Pork barrel lives, in another guise | Inquirer Opinion
As I See It

Pork barrel lives, in another guise

/ 01:49 AM January 10, 2014

Like Dracula, the pork barrel is still alive, only in another form. It turns out that nine senators merely realigned a total of P1.8 billion and congressmen P930 billion of their pork barrel in the 2014 budget despite a Supreme Court ruling that the Priority Development Assistance Fund (PDAF), the official name of the allocation, is unconstitutional.

Realignment means transferring the budget allocated for an approved item in a project to another item. The P200-million PDAF of each of the nine senators has been transferred, in the 2014 General Appropriations Act, to the Department of Public Works and Highways, Department of Health, Department of Social Welfare and Development, University of the Philippines, Commission on Higher Education, Philippine Army, Philippine Navy, Philippine National Police, Technical Education and Skills Development Authority, calamity fund, and local government units.


According to reports, the nine senators are the siblings Alan Peter and Pia Cayetano, the siblings Jinggoy Estrada and JV Ejercito, actors Bong Revilla and Lito Lapid, PDAF critic Miriam Defensor-Santiago, Ralph Recto, and Antonio Trillanes.

Is the realignment legal or constitutional in the light of the high court’s decision on the PDAF?


Yes, says Sen. Francis Escudero, chair of the Senate finance committee. The realignments (Escudero calls them “amendments”) came before the implementation of the P2.265-trillion national budget, he says.

The high court had declared unconstitutional all provisions of the law that allowed legislators “to wield any form of post-enactment authority in the implementation of the budget.”

But Escudero says the identification of beneficiaries of the realigned PDAF “does not violate” the high court’s ruling. “It’s well within our right to review and approve the budget,” he says. “This is preenactment intervention.”

On the other hand, this is the pertinent provision of the Constitution (Article VI, Section 25): “No law shall be passed authorizing any transfer of appropriations; however, the President, Senate President, House Speaker, Chief Justice and heads of constitutional commissions may, by law, be authorized to augment any item in the general appropriations law for their respective offices from savings in other items of their respective appropriations.”

Does that provision authorize the transfer of the PDAF, already declared unconstitutional by the high court, to other departments?

As I see it, it does not. The realigned amounts were not savings from items in the budgets of the departments to which they were given. But lawyers and members of Congress see things differently from the layman. They can interpret, twist, and find loopholes in the law to justify what they want.

The realignments were not put to a vote. The senators had agreed in an earlier caucus to let each senator do what he/she wants to do with his/her pork allocation.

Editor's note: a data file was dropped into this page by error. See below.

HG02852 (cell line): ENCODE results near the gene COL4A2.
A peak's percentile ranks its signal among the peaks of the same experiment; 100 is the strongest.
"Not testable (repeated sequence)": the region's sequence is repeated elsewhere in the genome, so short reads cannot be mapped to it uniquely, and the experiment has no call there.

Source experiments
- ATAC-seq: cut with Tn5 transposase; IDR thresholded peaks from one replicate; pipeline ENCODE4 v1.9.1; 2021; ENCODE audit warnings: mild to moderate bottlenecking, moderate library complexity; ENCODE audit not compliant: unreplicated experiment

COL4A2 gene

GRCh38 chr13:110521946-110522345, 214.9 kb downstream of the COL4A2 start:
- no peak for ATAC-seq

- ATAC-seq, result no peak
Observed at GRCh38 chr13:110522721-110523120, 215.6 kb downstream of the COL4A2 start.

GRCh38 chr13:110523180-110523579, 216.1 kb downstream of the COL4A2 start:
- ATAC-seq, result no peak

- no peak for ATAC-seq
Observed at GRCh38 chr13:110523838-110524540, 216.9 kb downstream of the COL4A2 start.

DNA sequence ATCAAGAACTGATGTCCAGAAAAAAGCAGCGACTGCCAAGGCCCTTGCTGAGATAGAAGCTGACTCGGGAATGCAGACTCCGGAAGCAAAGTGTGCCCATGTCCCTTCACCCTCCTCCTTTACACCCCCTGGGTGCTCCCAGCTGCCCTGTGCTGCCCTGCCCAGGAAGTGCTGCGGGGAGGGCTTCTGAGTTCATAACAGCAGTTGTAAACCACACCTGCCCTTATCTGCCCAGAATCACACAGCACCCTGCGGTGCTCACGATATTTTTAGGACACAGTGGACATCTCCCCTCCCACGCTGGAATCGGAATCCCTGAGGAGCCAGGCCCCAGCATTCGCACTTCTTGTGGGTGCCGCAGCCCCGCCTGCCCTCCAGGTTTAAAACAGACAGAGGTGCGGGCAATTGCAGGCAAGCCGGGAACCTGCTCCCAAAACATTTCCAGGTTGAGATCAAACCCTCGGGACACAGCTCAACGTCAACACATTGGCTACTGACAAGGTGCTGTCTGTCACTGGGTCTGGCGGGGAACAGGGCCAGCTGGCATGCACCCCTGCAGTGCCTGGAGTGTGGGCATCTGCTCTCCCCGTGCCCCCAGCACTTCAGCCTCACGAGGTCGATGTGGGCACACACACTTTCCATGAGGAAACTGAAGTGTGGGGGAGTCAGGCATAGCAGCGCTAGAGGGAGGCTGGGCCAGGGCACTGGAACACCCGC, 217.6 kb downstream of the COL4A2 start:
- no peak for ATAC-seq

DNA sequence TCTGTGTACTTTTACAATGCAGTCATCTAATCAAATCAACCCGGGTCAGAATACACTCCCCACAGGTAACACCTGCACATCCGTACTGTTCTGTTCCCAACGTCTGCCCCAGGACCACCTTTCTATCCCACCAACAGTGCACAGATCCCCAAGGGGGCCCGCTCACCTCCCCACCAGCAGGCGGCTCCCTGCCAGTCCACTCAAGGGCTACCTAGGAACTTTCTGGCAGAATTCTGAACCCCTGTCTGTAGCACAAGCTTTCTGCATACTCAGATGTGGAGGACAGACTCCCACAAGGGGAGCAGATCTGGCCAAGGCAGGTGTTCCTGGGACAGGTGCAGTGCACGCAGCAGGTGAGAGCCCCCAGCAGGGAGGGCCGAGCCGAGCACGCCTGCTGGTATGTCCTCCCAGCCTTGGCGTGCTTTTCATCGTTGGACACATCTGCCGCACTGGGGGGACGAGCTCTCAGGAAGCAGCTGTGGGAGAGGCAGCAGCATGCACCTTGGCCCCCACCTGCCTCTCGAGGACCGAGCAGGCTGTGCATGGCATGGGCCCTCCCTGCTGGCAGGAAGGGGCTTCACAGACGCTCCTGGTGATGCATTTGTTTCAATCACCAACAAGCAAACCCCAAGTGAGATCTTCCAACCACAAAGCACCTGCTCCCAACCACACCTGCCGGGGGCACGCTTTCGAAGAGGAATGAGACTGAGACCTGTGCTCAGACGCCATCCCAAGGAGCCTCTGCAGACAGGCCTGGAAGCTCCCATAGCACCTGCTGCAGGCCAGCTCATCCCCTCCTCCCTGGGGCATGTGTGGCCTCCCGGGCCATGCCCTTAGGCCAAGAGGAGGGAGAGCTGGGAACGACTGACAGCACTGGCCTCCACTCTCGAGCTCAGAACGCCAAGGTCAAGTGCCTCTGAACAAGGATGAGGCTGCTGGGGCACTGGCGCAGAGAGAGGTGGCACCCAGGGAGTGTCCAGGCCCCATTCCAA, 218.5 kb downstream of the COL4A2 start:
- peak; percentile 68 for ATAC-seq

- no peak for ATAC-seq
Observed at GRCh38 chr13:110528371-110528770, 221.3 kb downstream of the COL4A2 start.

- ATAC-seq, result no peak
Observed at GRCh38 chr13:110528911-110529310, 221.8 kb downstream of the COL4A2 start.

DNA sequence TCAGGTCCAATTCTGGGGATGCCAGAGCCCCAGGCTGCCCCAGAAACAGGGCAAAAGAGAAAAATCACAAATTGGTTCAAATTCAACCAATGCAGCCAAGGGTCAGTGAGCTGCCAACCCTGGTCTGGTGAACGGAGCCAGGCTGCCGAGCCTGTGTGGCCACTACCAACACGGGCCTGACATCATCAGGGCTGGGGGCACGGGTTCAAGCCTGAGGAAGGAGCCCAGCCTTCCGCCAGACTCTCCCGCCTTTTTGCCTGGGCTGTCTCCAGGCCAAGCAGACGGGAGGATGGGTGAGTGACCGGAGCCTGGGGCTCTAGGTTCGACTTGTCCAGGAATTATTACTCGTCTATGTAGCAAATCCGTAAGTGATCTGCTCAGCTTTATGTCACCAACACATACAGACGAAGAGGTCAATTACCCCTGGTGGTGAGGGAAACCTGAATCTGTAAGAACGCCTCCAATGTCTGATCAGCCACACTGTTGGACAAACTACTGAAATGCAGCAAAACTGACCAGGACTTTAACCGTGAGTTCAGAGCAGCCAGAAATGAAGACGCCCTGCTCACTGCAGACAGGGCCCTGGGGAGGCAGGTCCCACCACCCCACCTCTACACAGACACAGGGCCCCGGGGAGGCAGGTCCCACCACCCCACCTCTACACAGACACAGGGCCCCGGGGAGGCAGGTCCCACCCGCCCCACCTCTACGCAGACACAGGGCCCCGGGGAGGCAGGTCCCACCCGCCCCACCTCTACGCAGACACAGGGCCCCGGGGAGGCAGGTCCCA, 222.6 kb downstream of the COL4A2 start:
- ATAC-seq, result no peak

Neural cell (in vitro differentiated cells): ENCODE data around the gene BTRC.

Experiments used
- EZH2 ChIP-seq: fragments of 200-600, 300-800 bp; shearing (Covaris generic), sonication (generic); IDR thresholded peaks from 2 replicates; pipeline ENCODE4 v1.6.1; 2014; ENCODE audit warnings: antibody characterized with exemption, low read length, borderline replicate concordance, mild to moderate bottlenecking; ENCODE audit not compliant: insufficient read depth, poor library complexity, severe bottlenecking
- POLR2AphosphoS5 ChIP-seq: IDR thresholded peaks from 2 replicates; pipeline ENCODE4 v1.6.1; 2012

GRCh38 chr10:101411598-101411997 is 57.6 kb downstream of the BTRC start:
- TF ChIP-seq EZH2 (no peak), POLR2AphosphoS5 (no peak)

“The Supreme Court was not clear on whether lawmakers could realign the funds or not because it is clear that Congress has the power of the purse and has the prerogative where government money should be spent,” says Bayan Muna Rep. Neri Colmenares. “What it was clear on was that lump-sum items should be discontinued and that everything in the budget should be itemized.”

Members of the House had realigned a much bigger amount—P930 billion, including the PDAF.

On the part of the executive branch, Budget Secretary Florencio Abad says the realignments would still need “a special budget request for their release.”

But Colmenares says: “Why does the President have to give his clearance before releasing the funds realigned by the senators? This is patronage politics; the PDAF was just converted into presidential pork.”

Escudero disagrees with Colmenares: “It’s completely in the hands of the executive [branch], including the decision to release or not to release the fund, or to ask for a program of work; [lawmakers have] no say in that.”

All the projects funded out of the allocations of the nine senators were itemized in the 2014 budget, Escudero says. These projects will be posted on the Senate website.

The realignments are “raising some alarm bells” because of the controversies involving the PDAF, he says. “But what happened in the past has not been proven yet.”

Members of the House still insist that their scholars and medical patients should continue to get the assistance they used to get from their pork barrel.

Cavite Rep. Elpidio Barzaga says executive agencies, particularly the DepEd, DOH, DSWD, DPWH, Tesda and Department of Labor and Employment, should draw up guidelines to ensure that lawmakers’ constituents will be able to continue receiving medical and burial assistance, scholarships and skills training.

The 2014 budget lists the various infrastructure projects that the House members had identified, like roads and bridges, water supply systems, and multipurpose buildings.

Each House member identified five infrastructure projects costing a minimum of P2 million each but with a total limit of P24.5 million.

“Until now there are no clear rules and regulations, and our constituents are inquiring about [the matter],” Barzaga says. “Part of the Supreme Court’s ruling is for the Executive to find solutions to ensure that the services offered by lawmakers’ PDAF will continue.”

There are reportedly 248,000 scholars of lawmakers from 73 legislative districts. These scholars still have a chance of receiving funding for their education from the 2014 budget because it has a provision that the CHEd should ensure that scholars whose funding came from other sources will continue to receive assistance.

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TAGS: column, Congress, National budget, neal h. cruz, patronage politics, pork barrel
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